((Sidebar for a mild spoiler/plot hole: The single-action revolver Kyle draws on his wife in the final scene is a non-firing replica, and was in real life. This is why Kyle's blatant disregard for firearm safety, (holding a gun on his wife, walking around with his finger on the trigger, leaving a cocked pistol unsecured on a shelf,) makes any sense.
The fact that it's a replica is mentioned in the book, but not the movie.))
I found on a random Facebook feed a I found a rather hostile objection to how a woman and a child were depicted as trying to kill Americans with a hidden bomb.
I wonder where their rage was a decade ago, when AQI were actively recruiting all demographics for exactly that task? For a good long time, Al-Qaeda was the biggest equal opportunity employer in the country. Man, woman, child, elderly, pregnant, retarded, they didn't care. If you could carry a bag or wear a vest and mosey your way in the direction of some American troops, they had a place for you. Ground zero of a crater, to be specific.
(Not kidding about pregnant suicide bombers, btw. Boot camp buddy of mine was at a vehicle checkpoint hit by one. They found out she really was pregnant because a 6-month-gestated fetus was one of the larger pieces of the bomber left intact.)
But none of that has mattered to the Hollywood set. The cries of racism went on, despite Kyle's own interpreter calling bullshit. While moviegoers in Baghdad seemed to on the whole enjoy it, the screaming went on that it was "rewriting history."
Yes, kid, it was being rewritten. And not in the narrative you approve of. Tough shit. If you'd paid attention you might have learned something.
Changes to the story and characters were nothing that wouldn't happen in any biopic adaptation. Events happen close to each other instead of years apart. Multiple similar people wind up represented by a single character.
Long story short (and I'm talking to you, Lindy West), Chris referred to the Iraqis as savages because a good chunk of them behaved that way.
"Bare minimum, (Kyle) was a racist who took pleasure in dehumanizing and killing brown people."
'Brown people?" Fucking really? Depressingly bigoted of her. Sadly unsurprising. Amy Nicholson was about as bad in her screed on Lone Survivor last year. Not a godsdamn one of em can be bothered to tell the difference between a Shia and a Sikh, but trigger pullers like me are the asshole here?
I'll admit recently to wondering if there are those of my acquaintance who think me "hate-filled," or that I have, "taken pleasure in dehumanizing and killing brown people?"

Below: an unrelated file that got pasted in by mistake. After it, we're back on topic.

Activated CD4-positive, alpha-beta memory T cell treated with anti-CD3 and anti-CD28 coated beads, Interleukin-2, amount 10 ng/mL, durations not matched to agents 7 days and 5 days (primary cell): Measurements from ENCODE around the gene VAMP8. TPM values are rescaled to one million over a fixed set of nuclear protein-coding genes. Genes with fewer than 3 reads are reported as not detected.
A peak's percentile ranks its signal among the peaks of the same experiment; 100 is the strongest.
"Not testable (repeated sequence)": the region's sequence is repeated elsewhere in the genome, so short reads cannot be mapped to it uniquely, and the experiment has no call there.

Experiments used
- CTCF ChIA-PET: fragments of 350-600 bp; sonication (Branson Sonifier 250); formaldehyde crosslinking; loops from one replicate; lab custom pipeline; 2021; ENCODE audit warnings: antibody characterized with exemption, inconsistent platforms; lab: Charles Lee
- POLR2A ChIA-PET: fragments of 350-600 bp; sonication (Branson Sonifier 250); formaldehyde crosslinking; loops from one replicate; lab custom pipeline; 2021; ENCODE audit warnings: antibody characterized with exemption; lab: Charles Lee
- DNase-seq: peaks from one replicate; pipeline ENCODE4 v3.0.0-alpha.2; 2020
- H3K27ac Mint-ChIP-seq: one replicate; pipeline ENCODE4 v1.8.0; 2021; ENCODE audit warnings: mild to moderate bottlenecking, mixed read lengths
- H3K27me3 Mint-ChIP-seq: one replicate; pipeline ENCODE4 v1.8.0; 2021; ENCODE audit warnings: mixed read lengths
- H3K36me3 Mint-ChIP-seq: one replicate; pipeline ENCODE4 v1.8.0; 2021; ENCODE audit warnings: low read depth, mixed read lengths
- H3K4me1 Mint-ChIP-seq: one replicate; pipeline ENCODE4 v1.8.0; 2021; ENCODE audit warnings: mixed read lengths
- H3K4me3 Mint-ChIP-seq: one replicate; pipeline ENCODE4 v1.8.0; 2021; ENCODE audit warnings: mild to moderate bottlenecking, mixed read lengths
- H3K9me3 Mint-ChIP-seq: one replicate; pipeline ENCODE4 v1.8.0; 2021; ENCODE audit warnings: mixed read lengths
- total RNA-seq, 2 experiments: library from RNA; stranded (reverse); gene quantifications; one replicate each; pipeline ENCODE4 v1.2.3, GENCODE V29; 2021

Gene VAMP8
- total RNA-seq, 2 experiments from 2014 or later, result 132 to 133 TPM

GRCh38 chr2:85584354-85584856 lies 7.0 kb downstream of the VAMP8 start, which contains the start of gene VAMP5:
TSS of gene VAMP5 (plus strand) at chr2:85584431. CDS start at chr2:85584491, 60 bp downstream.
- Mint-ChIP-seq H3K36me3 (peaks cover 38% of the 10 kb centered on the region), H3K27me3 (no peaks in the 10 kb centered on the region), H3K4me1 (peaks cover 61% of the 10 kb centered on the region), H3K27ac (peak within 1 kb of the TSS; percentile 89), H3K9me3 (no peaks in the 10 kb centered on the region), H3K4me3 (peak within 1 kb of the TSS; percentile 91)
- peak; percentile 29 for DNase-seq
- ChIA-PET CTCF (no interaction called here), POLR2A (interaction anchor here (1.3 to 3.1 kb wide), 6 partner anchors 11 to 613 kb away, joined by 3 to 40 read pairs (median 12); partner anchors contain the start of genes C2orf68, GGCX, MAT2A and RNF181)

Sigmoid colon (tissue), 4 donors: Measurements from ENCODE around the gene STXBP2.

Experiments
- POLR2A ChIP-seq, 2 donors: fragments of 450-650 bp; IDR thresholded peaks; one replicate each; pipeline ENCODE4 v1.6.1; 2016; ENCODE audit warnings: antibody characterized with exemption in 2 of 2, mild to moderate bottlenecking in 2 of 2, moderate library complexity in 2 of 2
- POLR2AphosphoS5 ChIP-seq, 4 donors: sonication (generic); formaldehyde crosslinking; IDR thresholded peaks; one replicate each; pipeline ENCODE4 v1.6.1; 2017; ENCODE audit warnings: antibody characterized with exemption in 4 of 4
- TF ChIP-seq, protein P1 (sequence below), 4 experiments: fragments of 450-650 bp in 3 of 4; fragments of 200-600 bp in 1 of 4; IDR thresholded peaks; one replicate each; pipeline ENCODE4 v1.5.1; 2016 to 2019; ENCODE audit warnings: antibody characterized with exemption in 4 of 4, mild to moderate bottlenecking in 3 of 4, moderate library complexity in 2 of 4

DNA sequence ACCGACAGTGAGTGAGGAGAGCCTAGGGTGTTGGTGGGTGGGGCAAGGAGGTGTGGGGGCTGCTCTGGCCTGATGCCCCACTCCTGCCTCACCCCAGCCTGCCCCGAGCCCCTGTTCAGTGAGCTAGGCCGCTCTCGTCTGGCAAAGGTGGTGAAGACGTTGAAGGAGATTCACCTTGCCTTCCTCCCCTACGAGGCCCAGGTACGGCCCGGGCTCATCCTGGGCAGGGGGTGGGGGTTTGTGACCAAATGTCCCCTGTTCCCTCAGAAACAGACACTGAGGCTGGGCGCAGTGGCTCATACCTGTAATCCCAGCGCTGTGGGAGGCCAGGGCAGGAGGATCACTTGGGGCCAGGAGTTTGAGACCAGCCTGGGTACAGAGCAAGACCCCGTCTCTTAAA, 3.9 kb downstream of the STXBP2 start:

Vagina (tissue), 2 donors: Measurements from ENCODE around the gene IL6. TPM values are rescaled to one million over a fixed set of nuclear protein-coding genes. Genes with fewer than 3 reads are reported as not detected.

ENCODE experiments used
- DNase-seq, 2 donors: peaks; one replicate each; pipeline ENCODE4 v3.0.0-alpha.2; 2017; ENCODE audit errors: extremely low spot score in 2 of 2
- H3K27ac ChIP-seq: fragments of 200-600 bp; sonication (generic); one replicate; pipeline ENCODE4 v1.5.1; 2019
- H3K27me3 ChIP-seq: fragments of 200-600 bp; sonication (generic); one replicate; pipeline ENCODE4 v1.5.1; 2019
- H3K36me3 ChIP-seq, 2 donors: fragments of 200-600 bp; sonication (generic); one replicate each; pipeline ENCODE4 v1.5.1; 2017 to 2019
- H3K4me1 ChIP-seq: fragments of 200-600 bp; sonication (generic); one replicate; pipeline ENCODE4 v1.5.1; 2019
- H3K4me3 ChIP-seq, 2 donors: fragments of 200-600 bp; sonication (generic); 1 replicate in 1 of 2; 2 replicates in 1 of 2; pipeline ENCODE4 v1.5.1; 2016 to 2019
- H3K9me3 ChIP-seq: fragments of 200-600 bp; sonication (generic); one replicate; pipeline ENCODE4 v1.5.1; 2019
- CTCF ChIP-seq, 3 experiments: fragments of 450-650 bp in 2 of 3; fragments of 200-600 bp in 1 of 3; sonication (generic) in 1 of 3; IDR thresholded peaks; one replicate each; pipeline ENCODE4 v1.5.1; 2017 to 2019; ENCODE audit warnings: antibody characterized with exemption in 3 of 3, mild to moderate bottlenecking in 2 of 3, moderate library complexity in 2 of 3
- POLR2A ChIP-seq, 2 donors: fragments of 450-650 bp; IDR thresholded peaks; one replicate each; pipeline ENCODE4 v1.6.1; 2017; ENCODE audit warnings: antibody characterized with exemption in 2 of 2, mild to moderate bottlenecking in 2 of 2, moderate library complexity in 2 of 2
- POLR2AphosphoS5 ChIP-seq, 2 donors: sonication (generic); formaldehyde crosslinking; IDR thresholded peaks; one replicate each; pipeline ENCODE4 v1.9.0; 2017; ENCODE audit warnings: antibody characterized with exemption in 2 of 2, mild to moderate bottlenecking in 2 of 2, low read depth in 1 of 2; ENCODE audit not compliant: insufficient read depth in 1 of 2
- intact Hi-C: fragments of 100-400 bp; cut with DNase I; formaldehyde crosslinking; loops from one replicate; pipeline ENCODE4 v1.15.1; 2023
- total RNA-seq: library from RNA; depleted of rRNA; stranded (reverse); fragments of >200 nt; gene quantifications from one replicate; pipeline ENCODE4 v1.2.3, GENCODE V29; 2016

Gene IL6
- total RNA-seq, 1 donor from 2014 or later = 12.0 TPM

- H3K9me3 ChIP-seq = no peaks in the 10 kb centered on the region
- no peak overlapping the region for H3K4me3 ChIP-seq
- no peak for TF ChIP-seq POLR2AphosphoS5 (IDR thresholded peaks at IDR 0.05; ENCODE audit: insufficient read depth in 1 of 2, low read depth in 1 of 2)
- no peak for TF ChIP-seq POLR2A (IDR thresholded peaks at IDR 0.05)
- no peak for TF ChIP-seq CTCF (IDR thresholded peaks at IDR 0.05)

And if so, however do they stand to be in the same room? or type in the same corner of the net? Morbid curiosity?
It's a fascinatingly unknown place, not only of psychology, but of etiquette.
At times, I am tempted to say to such folk, "fuck off. Ask me not for direction nor duration. Simply orient as you see fit and fuck off beyond what horizon you approach."
But today, with Dr. King quotes flying about, what suits my own thoughts is more, "I have decided to stick with love. Hate is too great a burden to bear."
Americans treat their heroes funny. We only really have two kinds. We weren't even a country when the idea of a hero being the result of a Gods' inability to keep their dick in their chiton became old-fashioned. We were formed with the idea of "paragon of virtue" being the definition of a hero. And it's had a good long run. Sir Galahad to Captain America. And then things changed. Our heroes became harder. Uglier. Antiheroes more often than not. And if anyone looked like the old-school paragon heroes, it's just because we hadn't found their ugly yet. People stopped seeing heroes as something to emulate, and started seeing them as suspicious for having their flaws hidden instead of hanging out.
We don't look for heroes anymore. We look for hero flaws.
My personal definition of a hero is someone who risks themselves for the sake of those they have no particular loyalty to.
I served with quite a few heroes. Most would not consider themselves such. One or two would try to punch me if they heard me call them so. They are heroes still.
I wear on my wrist the name of a man who fought and died in ways Leonidas himself would envy. He was well read, with a passion for history and chess. He was also a two-fisted, hard-drinking, foul-mouthed skirt chaser who'd been kicked out of half the titty bars between I-95 and the Carolina coastline. He was still a hero. Maybe despite that. Maybe because of it.
Ultimately, that is what assclowns of West's ilk have failed to understand. That heroes truly exist. They do not have to check off all the right boxes or use the proper euphemisms to be so. Warts and all makes them heroes still.
They fail to understand that us in uniform are not uniform in our minds. We are more than heroes, villains and victims. We are vast in our views and thoughts, bound by our experiences, not ideology. We are human. Deeply, passionately, terrifyingly human.
That is what West and her ilk fear: that we are entirely human, perhaps even great humans, who think and act so differently we might have come from Mars.
How terrifying that must be for her.
After all, what if we're right?